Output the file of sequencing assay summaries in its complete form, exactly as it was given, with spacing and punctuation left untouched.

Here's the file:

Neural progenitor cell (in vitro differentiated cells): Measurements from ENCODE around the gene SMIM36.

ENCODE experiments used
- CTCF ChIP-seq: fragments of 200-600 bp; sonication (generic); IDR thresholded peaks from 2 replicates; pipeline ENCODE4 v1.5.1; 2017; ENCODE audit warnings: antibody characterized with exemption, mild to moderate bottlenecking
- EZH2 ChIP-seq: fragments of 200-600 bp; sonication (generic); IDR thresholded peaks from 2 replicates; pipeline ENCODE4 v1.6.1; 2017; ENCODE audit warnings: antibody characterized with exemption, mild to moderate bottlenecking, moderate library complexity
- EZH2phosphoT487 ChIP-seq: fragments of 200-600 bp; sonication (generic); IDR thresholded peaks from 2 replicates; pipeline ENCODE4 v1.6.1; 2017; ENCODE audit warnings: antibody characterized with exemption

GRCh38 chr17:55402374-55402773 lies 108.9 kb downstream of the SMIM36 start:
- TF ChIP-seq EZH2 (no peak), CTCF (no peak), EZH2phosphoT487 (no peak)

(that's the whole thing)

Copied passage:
Neural progenitor cell (in vitro differentiated cells): Measurements from ENCODE around the gene SMIM36.

ENCODE experiments used
- CTCF ChIP-seq: fragments of 200-600 bp; sonication (generic); IDR thresholded peaks from 2 replicates; pipeline ENCODE4 v1.5.1; 2017; ENCODE audit warnings: antibody characterized with exemption, mild to moderate bottlenecking
- EZH2 ChIP-seq: fragments of 200-600 bp; sonication (generic); IDR thresholded peaks from 2 replicates; pipeline ENCODE4 v1.6.1; 2017; ENCODE audit warnings: antibody characterized with exemption, mild to moderate bottlenecking, moderate library complexity
- EZH2phosphoT487 ChIP-seq: fragments of 200-600 bp; sonication (generic); IDR thresholded peaks from 2 replicates; pipeline ENCODE4 v1.6.1; 2017; ENCODE audit warnings: antibody characterized with exemption

GRCh38 chr17:55402374-55402773 lies 108.9 kb downstream of the SMIM36 start:
- TF ChIP-seq EZH2 (no peak), CTCF (no peak), EZH2phosphoT487 (no peak)